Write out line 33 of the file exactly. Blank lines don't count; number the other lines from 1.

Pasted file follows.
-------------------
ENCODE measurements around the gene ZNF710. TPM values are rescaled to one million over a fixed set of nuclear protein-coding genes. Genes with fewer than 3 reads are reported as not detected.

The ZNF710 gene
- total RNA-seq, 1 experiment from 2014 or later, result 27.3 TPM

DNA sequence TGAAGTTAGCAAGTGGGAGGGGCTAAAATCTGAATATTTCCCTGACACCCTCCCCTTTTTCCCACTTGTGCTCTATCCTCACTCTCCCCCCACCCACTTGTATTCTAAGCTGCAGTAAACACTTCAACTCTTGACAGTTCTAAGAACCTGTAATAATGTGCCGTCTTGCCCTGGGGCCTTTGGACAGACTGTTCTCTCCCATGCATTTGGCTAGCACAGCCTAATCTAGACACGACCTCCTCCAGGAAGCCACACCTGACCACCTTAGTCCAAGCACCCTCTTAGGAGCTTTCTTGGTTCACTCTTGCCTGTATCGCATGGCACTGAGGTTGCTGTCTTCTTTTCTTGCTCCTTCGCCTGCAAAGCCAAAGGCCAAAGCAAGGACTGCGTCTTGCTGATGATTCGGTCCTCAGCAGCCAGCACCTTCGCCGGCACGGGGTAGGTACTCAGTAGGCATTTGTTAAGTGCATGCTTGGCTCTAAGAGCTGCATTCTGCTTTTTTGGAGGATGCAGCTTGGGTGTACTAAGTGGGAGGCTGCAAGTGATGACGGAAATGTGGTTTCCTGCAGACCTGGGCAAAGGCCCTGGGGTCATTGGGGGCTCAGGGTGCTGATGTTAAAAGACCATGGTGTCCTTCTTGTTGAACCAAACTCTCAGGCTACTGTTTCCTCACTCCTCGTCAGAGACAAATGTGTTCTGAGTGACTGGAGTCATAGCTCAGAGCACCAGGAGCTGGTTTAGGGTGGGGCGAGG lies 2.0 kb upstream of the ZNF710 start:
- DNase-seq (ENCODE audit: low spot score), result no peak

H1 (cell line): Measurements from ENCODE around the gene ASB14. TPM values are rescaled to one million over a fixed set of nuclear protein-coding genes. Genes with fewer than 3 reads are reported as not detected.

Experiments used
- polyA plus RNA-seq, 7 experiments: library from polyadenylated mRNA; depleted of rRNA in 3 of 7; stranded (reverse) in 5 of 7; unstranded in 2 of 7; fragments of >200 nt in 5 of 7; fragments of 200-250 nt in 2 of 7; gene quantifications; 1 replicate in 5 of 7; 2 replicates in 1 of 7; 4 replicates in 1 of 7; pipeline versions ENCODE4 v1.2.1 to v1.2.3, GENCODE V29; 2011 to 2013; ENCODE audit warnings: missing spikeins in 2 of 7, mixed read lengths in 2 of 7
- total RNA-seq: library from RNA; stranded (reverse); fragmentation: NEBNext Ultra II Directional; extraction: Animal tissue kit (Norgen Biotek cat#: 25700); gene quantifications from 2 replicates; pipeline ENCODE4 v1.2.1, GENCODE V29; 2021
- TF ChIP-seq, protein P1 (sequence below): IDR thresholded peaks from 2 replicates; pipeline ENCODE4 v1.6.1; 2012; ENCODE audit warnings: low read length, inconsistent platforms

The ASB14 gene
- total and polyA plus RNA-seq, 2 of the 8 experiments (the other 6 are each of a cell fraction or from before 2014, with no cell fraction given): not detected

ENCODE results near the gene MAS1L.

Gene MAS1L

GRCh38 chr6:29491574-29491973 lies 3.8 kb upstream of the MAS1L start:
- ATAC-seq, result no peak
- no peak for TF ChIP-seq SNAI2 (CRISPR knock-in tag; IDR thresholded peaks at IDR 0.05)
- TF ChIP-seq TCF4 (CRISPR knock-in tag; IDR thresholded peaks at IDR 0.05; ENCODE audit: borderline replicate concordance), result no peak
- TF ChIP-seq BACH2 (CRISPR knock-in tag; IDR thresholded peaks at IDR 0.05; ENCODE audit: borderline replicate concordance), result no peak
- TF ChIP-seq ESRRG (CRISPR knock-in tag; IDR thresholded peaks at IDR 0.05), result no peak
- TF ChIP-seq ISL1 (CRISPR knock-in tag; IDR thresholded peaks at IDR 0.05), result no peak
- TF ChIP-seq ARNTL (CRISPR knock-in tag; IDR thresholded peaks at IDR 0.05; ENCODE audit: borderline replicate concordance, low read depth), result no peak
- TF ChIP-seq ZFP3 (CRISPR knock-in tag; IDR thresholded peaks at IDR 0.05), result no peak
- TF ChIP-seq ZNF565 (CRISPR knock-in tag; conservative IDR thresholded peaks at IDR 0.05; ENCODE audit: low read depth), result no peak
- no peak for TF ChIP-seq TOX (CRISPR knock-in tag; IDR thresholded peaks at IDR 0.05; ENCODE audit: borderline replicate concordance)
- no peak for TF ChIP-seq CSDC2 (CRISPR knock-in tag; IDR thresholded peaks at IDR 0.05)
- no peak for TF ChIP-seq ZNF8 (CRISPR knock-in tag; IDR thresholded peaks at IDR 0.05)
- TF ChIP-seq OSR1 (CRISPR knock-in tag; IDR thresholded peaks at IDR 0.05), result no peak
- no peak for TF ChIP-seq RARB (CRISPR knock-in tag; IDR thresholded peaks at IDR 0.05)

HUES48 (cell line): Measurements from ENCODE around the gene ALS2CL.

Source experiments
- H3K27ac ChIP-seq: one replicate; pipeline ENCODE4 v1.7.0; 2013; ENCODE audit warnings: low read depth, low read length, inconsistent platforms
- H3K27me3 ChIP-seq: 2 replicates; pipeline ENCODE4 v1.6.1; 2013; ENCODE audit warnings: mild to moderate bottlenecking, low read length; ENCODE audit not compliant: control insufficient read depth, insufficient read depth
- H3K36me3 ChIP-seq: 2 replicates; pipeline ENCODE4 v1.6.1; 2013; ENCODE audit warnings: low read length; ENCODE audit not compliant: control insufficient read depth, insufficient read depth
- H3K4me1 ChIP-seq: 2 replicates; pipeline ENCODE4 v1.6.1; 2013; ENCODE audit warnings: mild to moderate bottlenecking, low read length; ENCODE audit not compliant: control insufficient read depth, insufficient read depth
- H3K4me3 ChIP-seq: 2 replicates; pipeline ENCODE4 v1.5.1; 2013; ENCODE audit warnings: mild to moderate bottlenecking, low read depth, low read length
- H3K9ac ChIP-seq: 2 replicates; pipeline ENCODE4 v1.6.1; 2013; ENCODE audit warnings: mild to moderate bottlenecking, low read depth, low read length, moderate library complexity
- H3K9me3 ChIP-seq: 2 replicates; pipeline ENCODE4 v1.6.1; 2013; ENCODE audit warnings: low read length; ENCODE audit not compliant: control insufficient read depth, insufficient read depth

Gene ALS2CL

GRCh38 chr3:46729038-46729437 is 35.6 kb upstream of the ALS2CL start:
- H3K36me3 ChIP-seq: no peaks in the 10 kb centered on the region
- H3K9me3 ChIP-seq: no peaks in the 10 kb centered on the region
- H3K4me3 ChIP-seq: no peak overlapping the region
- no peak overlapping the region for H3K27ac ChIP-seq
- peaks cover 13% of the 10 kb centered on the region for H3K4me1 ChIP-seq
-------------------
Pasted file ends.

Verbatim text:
- H3K27me3 ChIP-seq: 2 replicates; pipeline ENCODE4 v1.6.1; 2013; ENCODE audit warnings: mild to moderate bottlenecking, low read length; ENCODE audit not compliant: control insufficient read depth, insufficient read depth